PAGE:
Opponents of Water Treatment Plant No. 4 – currently slated to cost more than $500 million – warn the plant will make the utility's financial situation even more dire, with revenue-cutting conservation measures and the expense of the plant necessitating a raise in rates – leading to even less use and therefore less revenue. A report prepared by WTP4 opponents Save Our Springs Alliance considers the conditions affecting AW's bottom line – conservation measures, rain and drought unpredictability, and the recession – and argues that "some or all of these situations may continue for some time, making now the worst possible time for [AW] to take on large amounts of new, rate-secured debt." However, AW says the compounded rate impact of WTP4 from FY 2010 to FY 2016 is only a 13.2% increase – an estimated $3.50 increase to monthly bills by 2016.
As the city utilities face a less than certain financial future, their contributions to the General Fund have no choice but to decrease over time – raising the question of what will fill their place.
Another $110.9 million – just over 18% – of the General Fund is collected from disparate fees, fines, and more. It's in this slice that you find building and development fees, which, combined, total only $18 million. (Building safety totals $8.8 million, development fees $4.2 million, and other licenses and permits come in at $5 million.) In keeping with the locally popular but structurally unheeded mythology that growth does or should "pay for itself," some are wondering why Austin's development fees aren't offsetting a larger portion of the budget.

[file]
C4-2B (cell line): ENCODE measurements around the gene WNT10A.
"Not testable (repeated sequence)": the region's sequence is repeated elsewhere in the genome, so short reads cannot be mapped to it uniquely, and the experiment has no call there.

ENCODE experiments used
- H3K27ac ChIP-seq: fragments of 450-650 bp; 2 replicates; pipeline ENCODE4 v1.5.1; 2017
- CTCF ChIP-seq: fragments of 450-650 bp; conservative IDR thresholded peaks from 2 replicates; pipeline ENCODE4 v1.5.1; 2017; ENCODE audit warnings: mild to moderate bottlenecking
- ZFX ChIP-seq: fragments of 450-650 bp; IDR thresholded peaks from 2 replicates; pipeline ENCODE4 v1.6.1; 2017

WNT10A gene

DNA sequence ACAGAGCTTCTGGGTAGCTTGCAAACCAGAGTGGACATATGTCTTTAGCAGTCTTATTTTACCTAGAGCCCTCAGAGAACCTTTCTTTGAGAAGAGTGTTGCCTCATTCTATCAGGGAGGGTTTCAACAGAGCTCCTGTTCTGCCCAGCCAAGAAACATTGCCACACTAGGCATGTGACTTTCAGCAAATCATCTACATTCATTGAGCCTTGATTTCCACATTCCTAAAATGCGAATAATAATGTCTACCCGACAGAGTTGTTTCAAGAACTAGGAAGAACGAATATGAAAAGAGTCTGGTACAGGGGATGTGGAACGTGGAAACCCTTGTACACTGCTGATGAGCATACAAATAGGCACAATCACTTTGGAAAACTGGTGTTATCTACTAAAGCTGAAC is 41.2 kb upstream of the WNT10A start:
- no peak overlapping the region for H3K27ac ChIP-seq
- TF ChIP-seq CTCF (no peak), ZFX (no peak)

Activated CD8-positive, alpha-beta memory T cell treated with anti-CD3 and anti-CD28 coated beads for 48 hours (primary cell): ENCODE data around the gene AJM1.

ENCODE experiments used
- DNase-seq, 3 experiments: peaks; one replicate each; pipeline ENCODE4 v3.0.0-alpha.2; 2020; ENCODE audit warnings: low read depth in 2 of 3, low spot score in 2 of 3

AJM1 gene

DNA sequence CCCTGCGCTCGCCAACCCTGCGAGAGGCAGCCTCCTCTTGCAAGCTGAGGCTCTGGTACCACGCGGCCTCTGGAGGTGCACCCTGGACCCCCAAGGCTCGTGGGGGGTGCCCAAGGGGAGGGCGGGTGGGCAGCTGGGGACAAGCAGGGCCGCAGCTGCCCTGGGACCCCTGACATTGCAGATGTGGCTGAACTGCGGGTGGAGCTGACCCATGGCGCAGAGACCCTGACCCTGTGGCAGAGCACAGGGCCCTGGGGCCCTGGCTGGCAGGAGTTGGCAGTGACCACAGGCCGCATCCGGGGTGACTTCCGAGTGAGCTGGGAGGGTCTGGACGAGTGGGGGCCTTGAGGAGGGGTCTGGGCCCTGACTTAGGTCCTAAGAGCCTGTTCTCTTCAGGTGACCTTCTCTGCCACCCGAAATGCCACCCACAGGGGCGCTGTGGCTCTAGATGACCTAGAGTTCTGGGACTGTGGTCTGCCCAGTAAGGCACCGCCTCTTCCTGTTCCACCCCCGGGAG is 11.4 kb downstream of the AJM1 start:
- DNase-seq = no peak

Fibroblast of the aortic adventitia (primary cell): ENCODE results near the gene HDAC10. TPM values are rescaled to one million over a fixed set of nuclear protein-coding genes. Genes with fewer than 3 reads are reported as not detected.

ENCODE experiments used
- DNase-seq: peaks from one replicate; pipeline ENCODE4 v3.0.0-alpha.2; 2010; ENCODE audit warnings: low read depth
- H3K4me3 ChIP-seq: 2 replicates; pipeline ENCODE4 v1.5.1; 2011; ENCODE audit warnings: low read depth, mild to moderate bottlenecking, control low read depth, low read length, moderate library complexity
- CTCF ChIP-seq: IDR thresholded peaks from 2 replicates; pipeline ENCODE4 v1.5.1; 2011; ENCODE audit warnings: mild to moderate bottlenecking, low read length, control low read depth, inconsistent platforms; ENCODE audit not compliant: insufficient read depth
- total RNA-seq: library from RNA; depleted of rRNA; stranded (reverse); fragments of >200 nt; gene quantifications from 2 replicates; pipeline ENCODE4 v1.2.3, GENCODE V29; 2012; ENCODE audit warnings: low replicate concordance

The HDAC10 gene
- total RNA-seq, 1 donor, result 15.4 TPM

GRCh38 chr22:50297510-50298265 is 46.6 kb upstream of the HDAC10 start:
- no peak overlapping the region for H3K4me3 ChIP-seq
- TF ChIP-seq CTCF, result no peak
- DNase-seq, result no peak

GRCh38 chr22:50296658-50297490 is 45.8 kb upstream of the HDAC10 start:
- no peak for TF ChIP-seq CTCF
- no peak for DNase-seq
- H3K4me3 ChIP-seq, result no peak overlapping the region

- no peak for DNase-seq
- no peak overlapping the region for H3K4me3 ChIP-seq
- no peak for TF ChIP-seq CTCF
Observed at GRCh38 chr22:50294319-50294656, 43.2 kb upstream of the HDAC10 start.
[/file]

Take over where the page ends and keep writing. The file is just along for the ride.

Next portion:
Brian Rodgers, working with local agitators Change Austin, has been a vociferous critic of the city's budget process as too narrowly constricted to popular General Fund programs – emotionally fraught areas like public safety, afterschool programs, HIV services, and so forth – while proscribing broader budget discussions as outside the parameters of public debate.
Rodgers sees several ways to offset growth – and the additional strain it places on city resources – by raising development fees to more accurately reflect their actual cost to the city. He recently commissioned a report from Oregon-based planning consultants Fodor & Associates to examine whether development services offered in the Planning and Development Review Department's One-Stop Shop – review and processing applications for building plans, site plans, subdivisions, and the like – do in fact pay for themselves. The report notes the difficulty of ascertaining a completely accurate number, as supplemental positions and funding for the department are spread across budget areas like Support Services and elsewhere in bucket funds that benefit practically all General Fund departments. But after weighing development fees' $12.9 million in estimated revenue for 2010 against the $20.8 million cost of staffing and funding the One-Stop Shop, the report states, "Fee revenues will fund up to 62% of costs for development services, leaving $7.9 million (or 38%) to be funded through other sources."